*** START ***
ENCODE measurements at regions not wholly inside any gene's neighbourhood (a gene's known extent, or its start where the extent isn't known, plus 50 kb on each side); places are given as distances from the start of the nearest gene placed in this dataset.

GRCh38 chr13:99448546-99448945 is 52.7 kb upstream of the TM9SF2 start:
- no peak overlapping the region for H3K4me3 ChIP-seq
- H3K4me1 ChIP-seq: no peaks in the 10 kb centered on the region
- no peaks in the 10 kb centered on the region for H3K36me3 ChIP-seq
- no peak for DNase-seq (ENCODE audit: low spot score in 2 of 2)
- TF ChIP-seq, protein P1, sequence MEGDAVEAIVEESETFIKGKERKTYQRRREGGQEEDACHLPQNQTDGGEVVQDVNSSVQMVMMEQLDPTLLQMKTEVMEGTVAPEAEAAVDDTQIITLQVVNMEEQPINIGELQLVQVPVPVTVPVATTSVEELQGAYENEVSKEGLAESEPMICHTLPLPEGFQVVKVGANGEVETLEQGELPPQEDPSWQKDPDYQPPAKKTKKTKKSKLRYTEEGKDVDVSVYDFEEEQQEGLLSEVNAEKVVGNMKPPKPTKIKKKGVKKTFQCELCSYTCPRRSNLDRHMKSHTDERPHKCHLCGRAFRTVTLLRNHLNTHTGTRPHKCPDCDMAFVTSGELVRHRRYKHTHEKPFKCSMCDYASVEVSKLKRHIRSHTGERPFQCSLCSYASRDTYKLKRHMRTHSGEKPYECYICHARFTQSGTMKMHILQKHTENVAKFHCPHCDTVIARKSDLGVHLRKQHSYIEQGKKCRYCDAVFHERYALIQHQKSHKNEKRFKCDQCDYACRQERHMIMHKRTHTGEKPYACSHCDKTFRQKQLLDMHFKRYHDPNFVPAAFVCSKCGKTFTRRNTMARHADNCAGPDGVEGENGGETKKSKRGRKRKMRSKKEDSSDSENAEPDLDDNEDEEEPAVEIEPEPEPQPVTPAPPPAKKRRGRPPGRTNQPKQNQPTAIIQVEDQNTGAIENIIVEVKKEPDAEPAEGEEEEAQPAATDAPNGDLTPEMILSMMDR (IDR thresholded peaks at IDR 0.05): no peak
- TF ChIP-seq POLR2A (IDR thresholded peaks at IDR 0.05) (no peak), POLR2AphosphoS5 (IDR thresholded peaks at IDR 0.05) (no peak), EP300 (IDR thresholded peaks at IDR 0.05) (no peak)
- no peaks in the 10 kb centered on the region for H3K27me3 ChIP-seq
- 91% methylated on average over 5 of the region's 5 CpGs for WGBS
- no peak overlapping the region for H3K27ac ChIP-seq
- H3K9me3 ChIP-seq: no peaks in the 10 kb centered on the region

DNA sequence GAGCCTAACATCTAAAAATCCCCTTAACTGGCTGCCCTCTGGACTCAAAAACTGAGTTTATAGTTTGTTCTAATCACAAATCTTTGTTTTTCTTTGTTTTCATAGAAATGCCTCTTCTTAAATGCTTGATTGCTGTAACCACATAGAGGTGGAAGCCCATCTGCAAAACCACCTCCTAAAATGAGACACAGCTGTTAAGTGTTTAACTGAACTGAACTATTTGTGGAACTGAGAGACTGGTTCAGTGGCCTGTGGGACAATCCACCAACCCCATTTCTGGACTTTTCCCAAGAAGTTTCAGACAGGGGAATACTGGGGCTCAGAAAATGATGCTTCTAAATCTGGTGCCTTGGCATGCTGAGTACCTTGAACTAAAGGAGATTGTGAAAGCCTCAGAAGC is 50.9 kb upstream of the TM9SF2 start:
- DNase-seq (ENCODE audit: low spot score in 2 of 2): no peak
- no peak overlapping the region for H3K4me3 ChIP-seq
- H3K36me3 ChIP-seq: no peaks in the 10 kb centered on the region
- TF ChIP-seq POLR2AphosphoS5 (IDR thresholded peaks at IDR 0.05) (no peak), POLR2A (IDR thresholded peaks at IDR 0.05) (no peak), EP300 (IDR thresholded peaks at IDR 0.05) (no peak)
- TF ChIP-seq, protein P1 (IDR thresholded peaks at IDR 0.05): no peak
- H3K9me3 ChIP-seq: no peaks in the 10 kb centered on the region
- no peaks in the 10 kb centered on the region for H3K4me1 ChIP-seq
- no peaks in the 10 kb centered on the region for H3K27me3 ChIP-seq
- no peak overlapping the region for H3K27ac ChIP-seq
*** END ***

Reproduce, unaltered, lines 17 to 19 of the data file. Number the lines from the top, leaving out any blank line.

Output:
- TF ChIP-seq POLR2AphosphoS5 (IDR thresholded peaks at IDR 0.05) (no peak), POLR2A (IDR thresholded peaks at IDR 0.05) (no peak), EP300 (IDR thresholded peaks at IDR 0.05) (no peak)
- TF ChIP-seq, protein P1 (IDR thresholded peaks at IDR 0.05): no peak
- H3K9me3 ChIP-seq: no peaks in the 10 kb centered on the region